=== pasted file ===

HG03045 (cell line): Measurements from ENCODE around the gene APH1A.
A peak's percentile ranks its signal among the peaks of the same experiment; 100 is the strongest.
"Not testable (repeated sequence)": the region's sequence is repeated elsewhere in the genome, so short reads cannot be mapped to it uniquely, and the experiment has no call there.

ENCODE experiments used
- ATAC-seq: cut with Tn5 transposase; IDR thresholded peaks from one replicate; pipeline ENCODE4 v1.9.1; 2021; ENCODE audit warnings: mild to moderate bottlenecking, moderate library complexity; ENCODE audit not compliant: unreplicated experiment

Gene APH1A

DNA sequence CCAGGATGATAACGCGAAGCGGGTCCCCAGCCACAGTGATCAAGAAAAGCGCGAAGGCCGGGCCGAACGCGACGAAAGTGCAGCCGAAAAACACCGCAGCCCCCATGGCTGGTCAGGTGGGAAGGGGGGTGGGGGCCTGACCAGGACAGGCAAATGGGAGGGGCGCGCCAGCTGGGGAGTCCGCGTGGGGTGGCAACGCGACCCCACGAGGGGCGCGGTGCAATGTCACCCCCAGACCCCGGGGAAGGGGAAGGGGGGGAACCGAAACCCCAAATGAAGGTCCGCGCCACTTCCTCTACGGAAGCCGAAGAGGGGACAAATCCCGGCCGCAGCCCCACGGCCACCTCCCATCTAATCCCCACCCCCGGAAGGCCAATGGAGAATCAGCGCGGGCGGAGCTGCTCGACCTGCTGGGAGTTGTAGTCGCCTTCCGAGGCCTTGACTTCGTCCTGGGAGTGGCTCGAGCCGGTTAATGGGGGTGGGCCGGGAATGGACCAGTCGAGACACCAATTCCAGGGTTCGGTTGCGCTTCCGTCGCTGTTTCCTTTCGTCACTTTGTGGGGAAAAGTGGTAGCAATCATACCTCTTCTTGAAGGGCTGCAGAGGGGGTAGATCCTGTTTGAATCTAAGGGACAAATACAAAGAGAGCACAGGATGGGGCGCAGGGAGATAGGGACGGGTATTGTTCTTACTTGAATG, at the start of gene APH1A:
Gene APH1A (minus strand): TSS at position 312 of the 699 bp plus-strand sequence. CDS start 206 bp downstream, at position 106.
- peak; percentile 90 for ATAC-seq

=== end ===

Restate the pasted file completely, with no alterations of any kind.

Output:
HG03045 (cell line): Measurements from ENCODE around the gene APH1A.
A peak's percentile ranks its signal among the peaks of the same experiment; 100 is the strongest.
"Not testable (repeated sequence)": the region's sequence is repeated elsewhere in the genome, so short reads cannot be mapped to it uniquely, and the experiment has no call there.

ENCODE experiments used
- ATAC-seq: cut with Tn5 transposase; IDR thresholded peaks from one replicate; pipeline ENCODE4 v1.9.1; 2021; ENCODE audit warnings: mild to moderate bottlenecking, moderate library complexity; ENCODE audit not compliant: unreplicated experiment

Gene APH1A

DNA sequence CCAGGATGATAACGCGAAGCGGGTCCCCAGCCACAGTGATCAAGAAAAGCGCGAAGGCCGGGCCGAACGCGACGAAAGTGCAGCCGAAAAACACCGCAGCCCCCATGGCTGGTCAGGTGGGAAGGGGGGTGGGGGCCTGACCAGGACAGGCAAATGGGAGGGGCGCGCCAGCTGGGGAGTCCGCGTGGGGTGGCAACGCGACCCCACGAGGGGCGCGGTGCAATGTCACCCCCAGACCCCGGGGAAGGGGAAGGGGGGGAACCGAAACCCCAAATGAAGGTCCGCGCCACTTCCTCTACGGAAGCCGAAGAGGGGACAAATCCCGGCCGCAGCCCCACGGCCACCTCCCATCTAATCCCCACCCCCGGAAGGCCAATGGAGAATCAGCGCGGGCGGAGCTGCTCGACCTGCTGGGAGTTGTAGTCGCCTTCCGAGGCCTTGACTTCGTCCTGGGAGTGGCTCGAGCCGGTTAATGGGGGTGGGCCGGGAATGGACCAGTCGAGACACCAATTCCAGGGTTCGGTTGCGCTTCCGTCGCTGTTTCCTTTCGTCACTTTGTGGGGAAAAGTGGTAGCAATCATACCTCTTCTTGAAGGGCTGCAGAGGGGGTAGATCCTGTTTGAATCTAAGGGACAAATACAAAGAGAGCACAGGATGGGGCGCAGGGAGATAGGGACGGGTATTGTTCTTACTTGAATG, at the start of gene APH1A:
Gene APH1A (minus strand): TSS at position 312 of the 699 bp plus-strand sequence. CDS start 206 bp downstream, at position 106.
- peak; percentile 90 for ATAC-seq